In real life, he was an innovative writer at the centre of the libertine literature that was a major literary phenomenon in France during the first half of the seventeenth century. His novels are infected with the seeds of science fiction which only began to blossom in the late nineteenth century.

The States and Empires of the Sun, 1662 is one of the earliest depictions of space flight, an expedition to the moon using rockets powered by firecrackers. The moon people have four legs and guns that not only shoot game but cook it as they shoot, and use earrings that transmit knowledge into children’s ears without the need for teachers (essentially a twenty-first century idea!)


John Bunyan 1628–1688

John Bunyan produced scores of texts, most of which were expanded sermons and autobiographies, but he also wrote novels, such as The Holy War, but it is The Pilgrim’s Progress that made his name indelible in the charts of literary history. The novel has had a patchy history: highly successful when it first appeared, only to fall from favour soon after, but surging with the advent of Romanticism in the nineteenth century.

After another pause it rose again during the Victorian evangelical revival, becoming the Victorians’ favourite novel, only to fall again with the growing secularism of the twentieth century. Now, in the twenty-first century, there is strong academic interest in the novel. There is a long list of writers who were influenced by The Pilgrim’s Progress, and Enid Blyton even wrote a children’s version of it.


Aphra Behn, 1640–1689

Aphra Behn was one of the first English professional writers, producing a large portfolio of plays, poems and prose works during her career. She stands as a major role model for the women writers who came after her, not only as a writer but as a woman who shattered cultural barriers – making the first steps in the later gender revolution.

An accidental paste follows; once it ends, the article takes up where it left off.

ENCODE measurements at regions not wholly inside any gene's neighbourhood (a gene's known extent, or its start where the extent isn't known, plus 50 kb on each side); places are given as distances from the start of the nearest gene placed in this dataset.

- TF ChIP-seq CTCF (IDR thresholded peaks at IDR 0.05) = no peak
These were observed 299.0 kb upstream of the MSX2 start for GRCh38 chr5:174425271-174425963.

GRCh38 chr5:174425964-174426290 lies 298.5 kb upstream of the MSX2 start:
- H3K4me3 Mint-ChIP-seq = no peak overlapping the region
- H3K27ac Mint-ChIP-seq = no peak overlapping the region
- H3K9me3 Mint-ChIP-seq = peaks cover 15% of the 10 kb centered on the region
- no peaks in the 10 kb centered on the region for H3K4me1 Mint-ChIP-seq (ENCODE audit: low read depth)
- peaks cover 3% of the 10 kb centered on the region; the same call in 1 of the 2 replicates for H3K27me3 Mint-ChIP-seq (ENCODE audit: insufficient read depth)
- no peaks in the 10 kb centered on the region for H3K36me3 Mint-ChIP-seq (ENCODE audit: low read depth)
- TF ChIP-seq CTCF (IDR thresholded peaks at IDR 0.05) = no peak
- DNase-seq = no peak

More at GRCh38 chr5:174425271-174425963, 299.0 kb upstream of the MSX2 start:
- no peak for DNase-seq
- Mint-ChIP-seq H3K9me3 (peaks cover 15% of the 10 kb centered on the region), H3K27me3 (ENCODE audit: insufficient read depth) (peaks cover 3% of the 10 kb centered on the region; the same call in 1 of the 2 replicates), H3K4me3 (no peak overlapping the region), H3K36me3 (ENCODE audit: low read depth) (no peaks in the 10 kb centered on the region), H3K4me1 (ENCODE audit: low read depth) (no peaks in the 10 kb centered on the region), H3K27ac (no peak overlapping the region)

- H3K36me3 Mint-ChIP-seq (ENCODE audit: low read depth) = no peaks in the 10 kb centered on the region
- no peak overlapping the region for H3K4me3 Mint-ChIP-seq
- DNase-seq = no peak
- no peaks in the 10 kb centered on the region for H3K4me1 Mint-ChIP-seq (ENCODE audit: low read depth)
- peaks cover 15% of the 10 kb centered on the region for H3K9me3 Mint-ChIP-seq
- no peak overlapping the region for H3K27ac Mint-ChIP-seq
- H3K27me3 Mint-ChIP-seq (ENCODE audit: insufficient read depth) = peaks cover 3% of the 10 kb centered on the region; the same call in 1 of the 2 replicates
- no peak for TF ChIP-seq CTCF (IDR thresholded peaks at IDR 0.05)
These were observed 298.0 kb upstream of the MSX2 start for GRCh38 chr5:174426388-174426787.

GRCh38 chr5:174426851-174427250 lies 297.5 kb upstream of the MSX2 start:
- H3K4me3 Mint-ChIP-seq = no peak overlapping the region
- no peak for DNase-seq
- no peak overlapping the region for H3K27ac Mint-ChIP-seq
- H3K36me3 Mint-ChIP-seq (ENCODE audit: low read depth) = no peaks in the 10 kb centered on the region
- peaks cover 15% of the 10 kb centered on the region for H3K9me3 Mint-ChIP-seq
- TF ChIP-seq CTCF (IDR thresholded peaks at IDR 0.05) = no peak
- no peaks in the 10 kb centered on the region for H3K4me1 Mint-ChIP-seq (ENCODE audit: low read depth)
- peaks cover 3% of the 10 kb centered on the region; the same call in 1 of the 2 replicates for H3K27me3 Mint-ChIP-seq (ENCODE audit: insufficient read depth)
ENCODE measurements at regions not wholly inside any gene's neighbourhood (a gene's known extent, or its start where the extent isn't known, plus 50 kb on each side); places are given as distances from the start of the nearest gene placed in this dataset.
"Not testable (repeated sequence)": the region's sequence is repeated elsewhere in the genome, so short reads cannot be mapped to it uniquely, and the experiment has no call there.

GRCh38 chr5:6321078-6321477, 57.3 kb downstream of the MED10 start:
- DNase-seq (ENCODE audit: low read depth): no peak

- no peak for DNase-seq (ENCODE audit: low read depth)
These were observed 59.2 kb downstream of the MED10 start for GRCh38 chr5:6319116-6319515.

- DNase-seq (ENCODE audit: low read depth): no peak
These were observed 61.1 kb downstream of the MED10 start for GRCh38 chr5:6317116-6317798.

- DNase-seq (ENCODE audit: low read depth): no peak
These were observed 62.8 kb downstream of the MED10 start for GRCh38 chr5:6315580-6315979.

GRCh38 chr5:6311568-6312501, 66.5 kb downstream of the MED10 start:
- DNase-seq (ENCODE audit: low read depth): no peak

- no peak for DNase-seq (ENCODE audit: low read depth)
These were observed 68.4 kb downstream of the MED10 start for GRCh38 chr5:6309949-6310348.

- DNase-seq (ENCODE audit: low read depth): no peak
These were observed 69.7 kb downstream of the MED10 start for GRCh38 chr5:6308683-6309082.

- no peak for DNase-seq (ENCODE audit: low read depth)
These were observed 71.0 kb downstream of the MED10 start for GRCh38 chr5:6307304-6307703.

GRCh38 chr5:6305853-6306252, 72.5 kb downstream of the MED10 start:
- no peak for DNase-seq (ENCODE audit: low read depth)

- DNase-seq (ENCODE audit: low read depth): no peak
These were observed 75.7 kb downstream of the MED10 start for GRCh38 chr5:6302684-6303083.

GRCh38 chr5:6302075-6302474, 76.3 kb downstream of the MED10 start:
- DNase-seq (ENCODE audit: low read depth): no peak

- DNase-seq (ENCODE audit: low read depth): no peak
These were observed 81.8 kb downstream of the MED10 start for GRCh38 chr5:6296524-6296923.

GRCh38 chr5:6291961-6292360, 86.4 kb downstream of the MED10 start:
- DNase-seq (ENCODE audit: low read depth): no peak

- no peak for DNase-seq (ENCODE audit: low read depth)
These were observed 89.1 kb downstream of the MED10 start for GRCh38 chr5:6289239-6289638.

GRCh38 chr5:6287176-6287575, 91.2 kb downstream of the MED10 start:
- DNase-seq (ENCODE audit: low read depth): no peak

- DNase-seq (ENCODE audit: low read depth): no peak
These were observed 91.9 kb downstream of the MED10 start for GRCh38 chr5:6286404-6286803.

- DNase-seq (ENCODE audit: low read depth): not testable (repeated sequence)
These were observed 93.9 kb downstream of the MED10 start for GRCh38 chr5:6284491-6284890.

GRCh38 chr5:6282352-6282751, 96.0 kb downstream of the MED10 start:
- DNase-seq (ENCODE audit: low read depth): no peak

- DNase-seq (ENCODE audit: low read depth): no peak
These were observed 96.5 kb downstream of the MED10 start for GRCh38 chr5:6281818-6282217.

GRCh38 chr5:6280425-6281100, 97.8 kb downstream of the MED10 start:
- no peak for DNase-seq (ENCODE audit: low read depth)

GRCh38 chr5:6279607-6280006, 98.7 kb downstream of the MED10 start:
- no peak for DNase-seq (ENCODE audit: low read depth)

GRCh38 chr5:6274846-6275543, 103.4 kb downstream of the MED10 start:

Although Aphra Behn’s novels are generally ignored these days there is one, Oroonoko, that is considered worthy of permanent inclusion in the literary canon. It’s thought of as the earliest abolitionist novel in the English language and anticipates Jean-Jaques Rousseau’s Discources on Inequality.


Daniel Defoe, 1660–1731

Daniel Defoe was an English journalist, pamphleteer, novelist and trader. He was also a spy. His name will live forever as the author of the novel, Robinson Crusoe (1719) which has been translated into more languages than any book other than the Bible.

He is credited with more than 540 titles, which include poems, novels and political and religious pamphlets. His most important legacy is his popularizing of the novel as a form, the example of his novels encouraging the writers of the eighteenth century and beyond.


Jonathan Swift, 1667–1745

Jonathan Swift was a satirist, essayist, poet, and cleric who rose in the Irish Anglican church, to the position of Dean of St Patrick’s Cathedral, Dublin. He is the author of the famous novel, Gulliver’s Travels, the title shortened from the title he gave it: Travels into Several Remote Nations of the World, in Four Parts, by Lemuel Gulliver, first a surgeon, and then a captain of several ships. 

Equally famous is his satirical pamphlet, A Modest Proposal for Preventing the Children of Poor People in Ireland Being a Burden on Their Parents or Country, and for Making Them Beneficial to the Publick in which he advocated the eating of poor children by the rich as a solution to the problem of child poverty. Needless to say, he came in for a heap of criticism for that.


Alain-René Lesage, 1668 – 1737

Alain-René Lesage was a French novelist, best known as a novelist for his picaresque novel Gil Blas de Santillane, his comic novel The Devil upon Two Sticks, and his play, a comedy,Turcaret.

He was a forerunner of the professional writers who, like Shakespeare, appeared from almost nowhere socially, started writing and developed into someone who made his living by writing, rather than dropping into it by using high level contacts, working hard at it and becoming a best selling novelist and playwright.

seventeenth-century writers
Who were the best seventeenth century writers?